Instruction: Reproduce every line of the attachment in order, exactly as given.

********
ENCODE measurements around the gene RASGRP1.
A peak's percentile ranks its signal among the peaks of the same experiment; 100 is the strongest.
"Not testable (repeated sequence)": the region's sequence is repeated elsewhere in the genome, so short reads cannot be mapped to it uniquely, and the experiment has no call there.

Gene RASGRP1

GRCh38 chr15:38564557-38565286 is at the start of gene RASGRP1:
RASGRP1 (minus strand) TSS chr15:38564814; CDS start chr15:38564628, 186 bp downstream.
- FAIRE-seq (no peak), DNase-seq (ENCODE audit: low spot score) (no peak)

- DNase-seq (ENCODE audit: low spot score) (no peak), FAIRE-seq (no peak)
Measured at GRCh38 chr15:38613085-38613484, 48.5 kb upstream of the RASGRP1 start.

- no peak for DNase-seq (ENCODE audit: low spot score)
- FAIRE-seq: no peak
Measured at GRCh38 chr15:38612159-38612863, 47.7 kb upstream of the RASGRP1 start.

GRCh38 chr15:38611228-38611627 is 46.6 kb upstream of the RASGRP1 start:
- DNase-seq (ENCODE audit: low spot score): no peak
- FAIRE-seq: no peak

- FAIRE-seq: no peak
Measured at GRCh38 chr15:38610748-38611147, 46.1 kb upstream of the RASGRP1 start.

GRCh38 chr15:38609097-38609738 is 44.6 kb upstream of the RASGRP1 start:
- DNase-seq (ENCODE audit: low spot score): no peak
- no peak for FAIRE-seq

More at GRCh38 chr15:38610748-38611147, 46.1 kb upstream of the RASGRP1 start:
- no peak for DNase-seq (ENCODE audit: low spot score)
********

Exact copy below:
ENCODE measurements around the gene RASGRP1.
A peak's percentile ranks its signal among the peaks of the same experiment; 100 is the strongest.
"Not testable (repeated sequence)": the region's sequence is repeated elsewhere in the genome, so short reads cannot be mapped to it uniquely, and the experiment has no call there.

Gene RASGRP1

GRCh38 chr15:38564557-38565286 is at the start of gene RASGRP1:
RASGRP1 (minus strand) TSS chr15:38564814; CDS start chr15:38564628, 186 bp downstream.
- FAIRE-seq (no peak), DNase-seq (ENCODE audit: low spot score) (no peak)

- DNase-seq (ENCODE audit: low spot score) (no peak), FAIRE-seq (no peak)
Measured at GRCh38 chr15:38613085-38613484, 48.5 kb upstream of the RASGRP1 start.

- no peak for DNase-seq (ENCODE audit: low spot score)
- FAIRE-seq: no peak
Measured at GRCh38 chr15:38612159-38612863, 47.7 kb upstream of the RASGRP1 start.

GRCh38 chr15:38611228-38611627 is 46.6 kb upstream of the RASGRP1 start:
- DNase-seq (ENCODE audit: low spot score): no peak
- FAIRE-seq: no peak

- FAIRE-seq: no peak
Measured at GRCh38 chr15:38610748-38611147, 46.1 kb upstream of the RASGRP1 start.

GRCh38 chr15:38609097-38609738 is 44.6 kb upstream of the RASGRP1 start:
- DNase-seq (ENCODE audit: low spot score): no peak
- no peak for FAIRE-seq

More at GRCh38 chr15:38610748-38611147, 46.1 kb upstream of the RASGRP1 start:
- no peak for DNase-seq (ENCODE audit: low spot score)